The docks and wharves along the Delaware River teemed with activity as ships bound for foreign ports loaded up with flour, meat and lumber while overseas vessels delivered European-manufactured goods and wines. Foreign visitors noted with envy the city's growing prosperity. Although the majority of the population was neither extremely wealthy nor extremely poor, there was a significant increase in the number of immigrant settlers who were "aged, impotent or diseased."
At the time, colonial America's urban centers were far healthier than their European counterparts. Nevertheless, the Philadelphia region, according to city leaders of the day, was "a melting pot for diseases, where Europeans, Africans and Indians engaged in free exchange of their respective infections." Faced with increasing numbers of the poor who were suffering from physical illness and the increasing numbers of people from all classes suffering from mental illness, civic-minded leaders sought a partial solution to the problem by founding a hospital.
The idea for the hospital originated with Dr. Thomas Bond. Born in Calvert County, Maryland, Bond, a Quaker, moved to Philadelphia as a young man. In 1738, in order to further his medical education, he went abroad to study medicine in London. While in Europe, Bond spent time at the famous French hospital, the Hotel-Dieu in Paris, and became impressed with the continent's new hospital movement. Bond returned to Philadelphia in 1739 and two years later was appointed Port Inspector for Contagious Diseases.
Bond and Benjamin Franklin were long-standing friends. Bond was a member of Franklin's Library Company and helped establish the American Philosophical Society and the Academy of Philadelphia, which evolved into the University of Pennsylvania.
Around 1750, Bond "conceived the idea of establishing a hospital in Philadelphia for the reception and cure of poor sick persons." The idea was a novelty on this side of the Atlantic, and when Bond approached Philadelphians for support they asked him what Franklin thought of the idea. Bond hadn't approached his good friend because he thought it was out of Franklin's line of interest, but because of the reaction he received, Bond soon turned to Franklin. After hearing the plan, Franklin became a subscriber and strong supporter. Franklin's backing was enough to convince many others that Bond's projected hospital was worthy of support.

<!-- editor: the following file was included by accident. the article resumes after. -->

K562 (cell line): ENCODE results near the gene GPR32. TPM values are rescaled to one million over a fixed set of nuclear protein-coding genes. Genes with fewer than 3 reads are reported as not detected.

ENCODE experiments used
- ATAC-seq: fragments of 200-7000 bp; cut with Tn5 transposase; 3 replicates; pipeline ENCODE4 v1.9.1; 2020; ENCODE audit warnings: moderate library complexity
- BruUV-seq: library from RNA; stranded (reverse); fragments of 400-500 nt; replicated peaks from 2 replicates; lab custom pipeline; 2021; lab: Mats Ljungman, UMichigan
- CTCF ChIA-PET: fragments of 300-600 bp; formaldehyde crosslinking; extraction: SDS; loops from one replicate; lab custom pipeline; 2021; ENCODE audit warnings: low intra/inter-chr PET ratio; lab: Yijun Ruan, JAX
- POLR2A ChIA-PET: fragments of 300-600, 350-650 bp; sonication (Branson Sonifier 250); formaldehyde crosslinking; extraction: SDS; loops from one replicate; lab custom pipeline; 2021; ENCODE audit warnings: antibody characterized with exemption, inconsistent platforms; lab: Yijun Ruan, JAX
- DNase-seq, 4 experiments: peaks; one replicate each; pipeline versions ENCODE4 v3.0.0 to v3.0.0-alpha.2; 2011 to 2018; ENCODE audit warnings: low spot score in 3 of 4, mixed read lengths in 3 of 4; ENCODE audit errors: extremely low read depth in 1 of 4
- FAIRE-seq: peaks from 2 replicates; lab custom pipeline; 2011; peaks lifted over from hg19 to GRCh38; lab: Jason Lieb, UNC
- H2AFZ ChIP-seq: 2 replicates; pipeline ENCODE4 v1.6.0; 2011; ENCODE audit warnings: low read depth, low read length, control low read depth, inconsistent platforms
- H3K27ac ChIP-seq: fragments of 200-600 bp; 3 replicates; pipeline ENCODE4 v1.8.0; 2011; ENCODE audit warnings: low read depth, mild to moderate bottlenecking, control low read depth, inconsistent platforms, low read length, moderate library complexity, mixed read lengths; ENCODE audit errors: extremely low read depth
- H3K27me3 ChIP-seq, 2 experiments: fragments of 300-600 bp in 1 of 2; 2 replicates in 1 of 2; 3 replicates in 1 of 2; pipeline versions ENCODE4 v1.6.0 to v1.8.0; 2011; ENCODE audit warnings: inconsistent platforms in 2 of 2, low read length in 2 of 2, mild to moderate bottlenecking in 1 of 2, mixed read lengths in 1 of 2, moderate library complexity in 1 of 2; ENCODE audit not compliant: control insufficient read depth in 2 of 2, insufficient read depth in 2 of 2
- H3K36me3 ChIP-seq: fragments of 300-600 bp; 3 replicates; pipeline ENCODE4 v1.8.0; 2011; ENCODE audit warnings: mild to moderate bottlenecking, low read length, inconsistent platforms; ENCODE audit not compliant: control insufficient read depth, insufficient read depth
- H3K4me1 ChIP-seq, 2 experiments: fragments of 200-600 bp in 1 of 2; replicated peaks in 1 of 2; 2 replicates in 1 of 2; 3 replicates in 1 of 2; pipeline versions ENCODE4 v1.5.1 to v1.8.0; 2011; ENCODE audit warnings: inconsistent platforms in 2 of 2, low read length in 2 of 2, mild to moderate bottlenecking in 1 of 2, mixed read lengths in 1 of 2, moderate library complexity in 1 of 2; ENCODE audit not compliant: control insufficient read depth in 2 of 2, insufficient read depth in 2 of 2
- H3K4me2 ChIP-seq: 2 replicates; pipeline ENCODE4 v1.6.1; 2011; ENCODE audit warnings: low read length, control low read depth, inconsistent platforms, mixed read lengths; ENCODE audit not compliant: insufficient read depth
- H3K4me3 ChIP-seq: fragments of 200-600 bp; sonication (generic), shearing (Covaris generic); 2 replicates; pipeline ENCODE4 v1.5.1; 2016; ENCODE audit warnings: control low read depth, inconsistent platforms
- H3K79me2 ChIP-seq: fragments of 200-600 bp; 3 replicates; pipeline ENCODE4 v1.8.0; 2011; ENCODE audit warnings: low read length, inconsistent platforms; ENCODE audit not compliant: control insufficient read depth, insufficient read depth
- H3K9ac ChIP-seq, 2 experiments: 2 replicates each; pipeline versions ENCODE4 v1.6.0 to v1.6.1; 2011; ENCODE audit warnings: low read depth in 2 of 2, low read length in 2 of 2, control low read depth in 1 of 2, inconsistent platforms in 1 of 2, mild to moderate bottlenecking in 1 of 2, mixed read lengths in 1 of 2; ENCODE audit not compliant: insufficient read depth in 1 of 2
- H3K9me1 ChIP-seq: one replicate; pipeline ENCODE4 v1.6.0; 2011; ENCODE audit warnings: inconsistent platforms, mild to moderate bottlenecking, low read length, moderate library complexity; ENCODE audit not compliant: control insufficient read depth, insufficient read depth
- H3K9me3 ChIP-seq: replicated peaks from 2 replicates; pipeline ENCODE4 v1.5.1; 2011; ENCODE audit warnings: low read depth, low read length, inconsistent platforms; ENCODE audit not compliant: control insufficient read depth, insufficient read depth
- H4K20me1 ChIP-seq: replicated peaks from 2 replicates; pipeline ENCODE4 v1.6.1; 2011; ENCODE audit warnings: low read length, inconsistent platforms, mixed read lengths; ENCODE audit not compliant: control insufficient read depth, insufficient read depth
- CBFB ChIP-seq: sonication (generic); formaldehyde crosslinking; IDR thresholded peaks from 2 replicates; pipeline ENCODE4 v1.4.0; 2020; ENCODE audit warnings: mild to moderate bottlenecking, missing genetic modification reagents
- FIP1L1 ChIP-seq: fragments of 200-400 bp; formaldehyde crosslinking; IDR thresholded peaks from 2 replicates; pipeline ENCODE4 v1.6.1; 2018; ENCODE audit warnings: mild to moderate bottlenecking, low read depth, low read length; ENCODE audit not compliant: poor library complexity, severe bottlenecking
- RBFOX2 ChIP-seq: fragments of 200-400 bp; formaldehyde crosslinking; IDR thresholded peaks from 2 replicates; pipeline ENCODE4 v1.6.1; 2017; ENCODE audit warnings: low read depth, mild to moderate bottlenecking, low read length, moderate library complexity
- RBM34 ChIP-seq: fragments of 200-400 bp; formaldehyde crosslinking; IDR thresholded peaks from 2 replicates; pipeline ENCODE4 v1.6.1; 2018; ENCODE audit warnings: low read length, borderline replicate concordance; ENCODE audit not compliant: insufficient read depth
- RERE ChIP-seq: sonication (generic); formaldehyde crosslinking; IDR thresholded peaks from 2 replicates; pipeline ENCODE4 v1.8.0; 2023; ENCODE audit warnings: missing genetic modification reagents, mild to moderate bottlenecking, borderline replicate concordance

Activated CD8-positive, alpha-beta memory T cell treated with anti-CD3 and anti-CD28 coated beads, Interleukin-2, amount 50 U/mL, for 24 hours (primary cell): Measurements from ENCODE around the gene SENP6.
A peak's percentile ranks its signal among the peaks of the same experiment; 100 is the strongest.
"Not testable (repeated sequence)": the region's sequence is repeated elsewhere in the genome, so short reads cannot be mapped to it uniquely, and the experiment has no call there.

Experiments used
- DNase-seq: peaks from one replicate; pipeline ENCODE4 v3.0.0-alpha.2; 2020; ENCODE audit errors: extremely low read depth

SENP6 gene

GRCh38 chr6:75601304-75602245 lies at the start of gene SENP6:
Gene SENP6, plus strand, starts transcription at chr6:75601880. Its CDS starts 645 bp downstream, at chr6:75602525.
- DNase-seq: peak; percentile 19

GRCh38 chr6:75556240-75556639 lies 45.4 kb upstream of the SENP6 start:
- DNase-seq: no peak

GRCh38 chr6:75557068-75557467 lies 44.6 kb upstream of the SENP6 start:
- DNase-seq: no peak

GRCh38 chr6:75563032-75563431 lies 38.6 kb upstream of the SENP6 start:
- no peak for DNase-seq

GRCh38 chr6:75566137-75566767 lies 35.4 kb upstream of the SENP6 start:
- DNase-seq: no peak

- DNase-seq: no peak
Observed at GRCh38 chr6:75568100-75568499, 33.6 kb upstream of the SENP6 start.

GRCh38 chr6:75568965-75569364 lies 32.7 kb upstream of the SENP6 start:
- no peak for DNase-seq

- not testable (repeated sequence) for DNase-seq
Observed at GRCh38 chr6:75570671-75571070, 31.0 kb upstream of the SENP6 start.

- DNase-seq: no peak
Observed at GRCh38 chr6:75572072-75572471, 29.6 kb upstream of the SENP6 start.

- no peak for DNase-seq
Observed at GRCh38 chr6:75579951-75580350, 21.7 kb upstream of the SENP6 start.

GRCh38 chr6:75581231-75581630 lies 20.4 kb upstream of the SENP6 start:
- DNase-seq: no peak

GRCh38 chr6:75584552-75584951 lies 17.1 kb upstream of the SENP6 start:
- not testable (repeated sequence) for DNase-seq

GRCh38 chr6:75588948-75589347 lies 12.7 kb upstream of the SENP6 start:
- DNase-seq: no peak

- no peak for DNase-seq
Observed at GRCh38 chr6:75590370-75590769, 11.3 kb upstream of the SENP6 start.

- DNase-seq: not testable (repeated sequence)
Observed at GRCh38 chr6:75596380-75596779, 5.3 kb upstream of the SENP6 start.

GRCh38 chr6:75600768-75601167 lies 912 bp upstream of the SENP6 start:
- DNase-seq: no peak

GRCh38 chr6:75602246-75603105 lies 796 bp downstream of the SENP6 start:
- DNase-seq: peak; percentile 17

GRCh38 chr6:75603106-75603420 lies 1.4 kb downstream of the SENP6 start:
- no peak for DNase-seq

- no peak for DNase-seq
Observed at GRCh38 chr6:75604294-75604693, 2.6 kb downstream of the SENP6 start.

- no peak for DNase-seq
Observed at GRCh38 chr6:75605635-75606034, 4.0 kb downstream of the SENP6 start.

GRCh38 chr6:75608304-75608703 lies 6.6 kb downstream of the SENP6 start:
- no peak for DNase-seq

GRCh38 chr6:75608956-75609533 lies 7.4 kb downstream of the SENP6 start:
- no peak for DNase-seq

Franklin organized a petition, although not signed by him, bearing 33 names and brought it to the Pennsylvania Assembly on January 20, 1751. The petition stated that although the Pennsylvania Assembly had made many compassionate and charitable provisions for the relief of the poor, a small provincial hospital was necessary. After a second reading on January 28, the petitioners were directed to present the Assembly with a bill to create a hospital. Presented a week later, the bill encouraged the Assembly to establish a hospital "to care for the sick poor of the Province and for the reception and care of lunaticks."
The hospital bill met with some objections from rural members of the Assembly because they thought the hospital would only be serviceable to the city. At this critical juncture, Franklin saved the day with a clever plan to counter the claim by challenging the Assembly that he could prove the populace supported the hospital bill by agreeing to raise 2000 pounds from private citizens. If he was able to raise the funds, Franklin proposed, the Assembly had to match the funds with an additional 2000 pounds. The Assembly agreed to Franklin's plan, thinking his task was impossible, but they were ready to receive the "credit of being charitable without the expense."
Franklin's fundraising effort brought in more than the required amount. The Assembly signed the bill and presented it to Lieutenant Governor James Hamilton for approval. After amending the bill several times, Hamilton signed it into law on May 11, 1751.